I will look at how the United Kingdom has attempted to handle its own obligations under the Refugee Convention of 1951 - and the European Convention on Human Rights - under the pressures of the increased numbers of those arriving in the country and claiming protection. I propose to survey the development of the system over the years, and in what seems to be a crisis management manner, the role played by the judiciary, and the overall effect on the refugee and how he or she establishes the claim. I will draw attention to some of the cases, particularly in the higher courts, which have sought (not always with lasting effect) to limit the increasing restrictions on welfare provisions while the claimant's application is being processed, and to confine the extent of detention without trial of terrorist suspects, and address the ever-tightening approach toward the remedies available against an adverse status determination. This Article coincides with the entry into force of the latest Act in this progressively restrictive legislation, the Prevention of Terrorism Act. It is too early to be dogmatic about its ultimate effect, but I will conclude by posing some questions on the issue of impact/effect and proffering some tentative answers.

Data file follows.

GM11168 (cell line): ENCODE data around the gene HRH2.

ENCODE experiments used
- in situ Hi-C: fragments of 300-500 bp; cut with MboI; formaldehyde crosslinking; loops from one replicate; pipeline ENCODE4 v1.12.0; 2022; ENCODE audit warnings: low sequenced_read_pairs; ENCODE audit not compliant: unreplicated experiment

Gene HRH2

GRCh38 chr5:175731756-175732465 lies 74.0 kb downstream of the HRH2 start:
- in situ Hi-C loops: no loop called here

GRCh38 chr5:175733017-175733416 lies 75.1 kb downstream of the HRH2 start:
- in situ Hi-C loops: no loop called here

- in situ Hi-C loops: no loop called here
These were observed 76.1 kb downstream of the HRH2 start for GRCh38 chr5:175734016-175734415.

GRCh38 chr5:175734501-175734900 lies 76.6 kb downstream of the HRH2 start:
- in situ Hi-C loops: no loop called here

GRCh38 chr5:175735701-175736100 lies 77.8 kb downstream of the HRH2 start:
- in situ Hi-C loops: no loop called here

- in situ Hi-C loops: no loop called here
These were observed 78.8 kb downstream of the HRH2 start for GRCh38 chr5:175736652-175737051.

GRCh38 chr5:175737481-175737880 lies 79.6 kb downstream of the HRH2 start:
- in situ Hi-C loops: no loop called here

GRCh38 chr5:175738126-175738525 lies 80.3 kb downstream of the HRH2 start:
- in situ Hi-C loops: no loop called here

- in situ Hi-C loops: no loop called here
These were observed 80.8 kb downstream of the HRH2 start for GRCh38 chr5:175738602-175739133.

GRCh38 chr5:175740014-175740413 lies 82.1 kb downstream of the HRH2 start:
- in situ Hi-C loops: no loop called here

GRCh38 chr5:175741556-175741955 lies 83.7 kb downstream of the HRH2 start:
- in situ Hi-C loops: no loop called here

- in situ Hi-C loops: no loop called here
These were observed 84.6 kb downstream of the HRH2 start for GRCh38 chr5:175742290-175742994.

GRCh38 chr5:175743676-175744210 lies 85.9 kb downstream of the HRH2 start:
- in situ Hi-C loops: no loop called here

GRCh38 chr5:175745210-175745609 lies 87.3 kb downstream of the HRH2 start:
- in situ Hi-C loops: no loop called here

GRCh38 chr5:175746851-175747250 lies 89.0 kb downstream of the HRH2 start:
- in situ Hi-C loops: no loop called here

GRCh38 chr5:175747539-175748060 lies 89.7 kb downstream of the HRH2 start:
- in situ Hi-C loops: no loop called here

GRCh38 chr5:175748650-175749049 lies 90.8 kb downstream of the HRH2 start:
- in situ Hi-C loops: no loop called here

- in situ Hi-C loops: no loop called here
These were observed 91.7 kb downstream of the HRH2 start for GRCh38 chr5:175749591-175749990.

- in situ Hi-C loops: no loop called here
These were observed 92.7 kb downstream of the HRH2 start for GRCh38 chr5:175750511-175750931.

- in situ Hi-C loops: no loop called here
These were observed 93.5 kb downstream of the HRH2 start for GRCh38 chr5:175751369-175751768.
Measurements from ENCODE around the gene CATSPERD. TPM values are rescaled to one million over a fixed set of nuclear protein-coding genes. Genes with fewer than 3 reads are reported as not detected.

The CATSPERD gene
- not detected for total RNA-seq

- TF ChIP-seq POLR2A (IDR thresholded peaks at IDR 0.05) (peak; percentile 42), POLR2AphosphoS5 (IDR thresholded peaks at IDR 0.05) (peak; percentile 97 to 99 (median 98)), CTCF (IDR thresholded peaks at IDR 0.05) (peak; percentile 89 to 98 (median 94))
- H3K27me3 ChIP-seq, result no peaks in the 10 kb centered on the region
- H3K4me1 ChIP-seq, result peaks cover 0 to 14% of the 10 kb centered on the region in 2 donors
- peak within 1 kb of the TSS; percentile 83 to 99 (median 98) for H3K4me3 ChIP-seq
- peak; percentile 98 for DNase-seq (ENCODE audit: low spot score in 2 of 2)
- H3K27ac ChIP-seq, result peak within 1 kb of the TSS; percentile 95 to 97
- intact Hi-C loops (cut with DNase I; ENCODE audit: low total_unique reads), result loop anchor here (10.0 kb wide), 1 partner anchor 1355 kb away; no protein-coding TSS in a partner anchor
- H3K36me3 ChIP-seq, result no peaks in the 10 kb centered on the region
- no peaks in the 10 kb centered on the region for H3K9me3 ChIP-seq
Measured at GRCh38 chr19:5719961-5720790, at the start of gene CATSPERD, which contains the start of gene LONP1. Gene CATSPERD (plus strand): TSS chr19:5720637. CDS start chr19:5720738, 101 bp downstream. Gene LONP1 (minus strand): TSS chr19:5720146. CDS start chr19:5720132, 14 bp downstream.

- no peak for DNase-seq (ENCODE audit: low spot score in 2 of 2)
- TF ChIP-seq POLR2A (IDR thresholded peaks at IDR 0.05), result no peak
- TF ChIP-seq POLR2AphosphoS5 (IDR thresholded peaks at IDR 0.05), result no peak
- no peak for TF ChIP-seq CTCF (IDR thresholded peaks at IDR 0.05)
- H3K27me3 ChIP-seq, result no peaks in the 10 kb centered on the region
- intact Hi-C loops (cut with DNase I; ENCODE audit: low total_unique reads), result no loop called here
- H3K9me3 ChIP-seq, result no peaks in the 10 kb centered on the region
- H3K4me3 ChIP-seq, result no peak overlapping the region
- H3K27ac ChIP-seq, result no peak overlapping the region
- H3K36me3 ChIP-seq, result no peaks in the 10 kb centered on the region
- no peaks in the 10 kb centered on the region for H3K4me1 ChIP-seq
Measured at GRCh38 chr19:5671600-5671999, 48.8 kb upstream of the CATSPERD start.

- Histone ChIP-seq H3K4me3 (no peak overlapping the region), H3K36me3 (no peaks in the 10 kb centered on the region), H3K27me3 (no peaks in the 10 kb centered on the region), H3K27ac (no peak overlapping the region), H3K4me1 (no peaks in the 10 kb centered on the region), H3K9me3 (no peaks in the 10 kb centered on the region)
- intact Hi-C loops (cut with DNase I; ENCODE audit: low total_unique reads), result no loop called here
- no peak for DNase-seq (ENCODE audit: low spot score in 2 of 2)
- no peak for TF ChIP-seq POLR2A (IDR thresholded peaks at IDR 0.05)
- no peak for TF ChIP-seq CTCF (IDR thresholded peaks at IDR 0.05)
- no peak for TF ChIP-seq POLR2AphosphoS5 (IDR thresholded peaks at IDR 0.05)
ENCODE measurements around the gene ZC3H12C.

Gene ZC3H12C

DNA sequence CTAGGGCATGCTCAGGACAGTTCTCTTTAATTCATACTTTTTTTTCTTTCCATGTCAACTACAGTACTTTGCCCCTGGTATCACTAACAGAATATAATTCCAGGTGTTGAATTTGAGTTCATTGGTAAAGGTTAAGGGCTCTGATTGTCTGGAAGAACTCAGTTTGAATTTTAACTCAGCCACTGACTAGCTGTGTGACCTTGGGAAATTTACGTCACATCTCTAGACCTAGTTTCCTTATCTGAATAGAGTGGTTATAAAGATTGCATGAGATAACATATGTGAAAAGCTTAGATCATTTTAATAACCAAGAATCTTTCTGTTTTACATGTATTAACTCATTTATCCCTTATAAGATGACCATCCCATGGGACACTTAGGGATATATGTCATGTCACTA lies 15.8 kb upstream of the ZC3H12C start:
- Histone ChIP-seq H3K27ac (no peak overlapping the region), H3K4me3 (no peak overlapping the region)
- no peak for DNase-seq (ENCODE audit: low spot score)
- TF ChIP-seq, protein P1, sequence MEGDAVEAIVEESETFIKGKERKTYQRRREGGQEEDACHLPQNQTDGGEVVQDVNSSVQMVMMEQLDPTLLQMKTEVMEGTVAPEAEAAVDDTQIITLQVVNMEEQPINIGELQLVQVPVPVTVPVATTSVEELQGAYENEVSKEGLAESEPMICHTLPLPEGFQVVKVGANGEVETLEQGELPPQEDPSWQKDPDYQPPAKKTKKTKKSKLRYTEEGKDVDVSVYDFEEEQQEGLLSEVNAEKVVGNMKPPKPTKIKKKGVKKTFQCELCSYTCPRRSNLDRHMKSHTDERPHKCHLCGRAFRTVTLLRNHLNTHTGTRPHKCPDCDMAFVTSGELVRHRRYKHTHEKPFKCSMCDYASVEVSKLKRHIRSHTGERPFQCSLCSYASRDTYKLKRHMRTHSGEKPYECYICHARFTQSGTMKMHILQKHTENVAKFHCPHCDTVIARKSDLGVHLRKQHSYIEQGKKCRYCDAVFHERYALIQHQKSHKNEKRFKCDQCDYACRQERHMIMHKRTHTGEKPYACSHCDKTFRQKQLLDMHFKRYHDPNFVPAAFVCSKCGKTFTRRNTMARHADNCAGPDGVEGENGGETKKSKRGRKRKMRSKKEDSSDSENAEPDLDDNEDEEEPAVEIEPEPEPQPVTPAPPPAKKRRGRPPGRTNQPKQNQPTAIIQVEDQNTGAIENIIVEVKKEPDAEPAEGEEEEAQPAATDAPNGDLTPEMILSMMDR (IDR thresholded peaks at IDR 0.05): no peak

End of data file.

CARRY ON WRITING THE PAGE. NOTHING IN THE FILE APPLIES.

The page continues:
The Judiciary, the State, and the Refugee: The Evolution of Judicial Protection in Asylum – A U.K. Perspective,
28 Fordham Int'l L.J. 1421
Available at: https://ir.lawnet.fordham.edu/ilj/vol28/iss5/5